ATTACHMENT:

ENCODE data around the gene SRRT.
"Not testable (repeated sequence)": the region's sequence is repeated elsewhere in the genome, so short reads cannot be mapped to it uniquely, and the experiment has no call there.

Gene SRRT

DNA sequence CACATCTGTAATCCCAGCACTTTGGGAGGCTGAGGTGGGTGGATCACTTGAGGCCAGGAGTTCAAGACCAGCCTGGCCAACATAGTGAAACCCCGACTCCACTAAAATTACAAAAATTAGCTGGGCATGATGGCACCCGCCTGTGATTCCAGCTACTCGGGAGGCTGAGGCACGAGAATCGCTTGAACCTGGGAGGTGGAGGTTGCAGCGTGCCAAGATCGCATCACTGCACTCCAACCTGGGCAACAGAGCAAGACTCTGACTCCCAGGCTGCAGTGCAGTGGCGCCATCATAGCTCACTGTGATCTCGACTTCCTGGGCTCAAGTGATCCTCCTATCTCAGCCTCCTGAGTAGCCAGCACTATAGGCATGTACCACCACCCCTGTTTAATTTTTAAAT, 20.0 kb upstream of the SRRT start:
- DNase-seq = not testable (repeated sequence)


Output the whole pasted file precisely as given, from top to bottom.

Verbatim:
ENCODE data around the gene SRRT.
"Not testable (repeated sequence)": the region's sequence is repeated elsewhere in the genome, so short reads cannot be mapped to it uniquely, and the experiment has no call there.

Gene SRRT

DNA sequence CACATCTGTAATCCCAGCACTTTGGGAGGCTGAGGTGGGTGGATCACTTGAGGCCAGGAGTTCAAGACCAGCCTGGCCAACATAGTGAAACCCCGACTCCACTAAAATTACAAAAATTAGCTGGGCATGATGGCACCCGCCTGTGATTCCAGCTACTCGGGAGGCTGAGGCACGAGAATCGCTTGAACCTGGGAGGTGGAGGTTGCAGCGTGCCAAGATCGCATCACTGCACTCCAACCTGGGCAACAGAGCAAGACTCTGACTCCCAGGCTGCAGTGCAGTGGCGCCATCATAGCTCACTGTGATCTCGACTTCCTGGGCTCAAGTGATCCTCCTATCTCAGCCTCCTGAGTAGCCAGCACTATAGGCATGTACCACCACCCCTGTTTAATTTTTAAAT, 20.0 kb upstream of the SRRT start:
- DNase-seq = not testable (repeated sequence)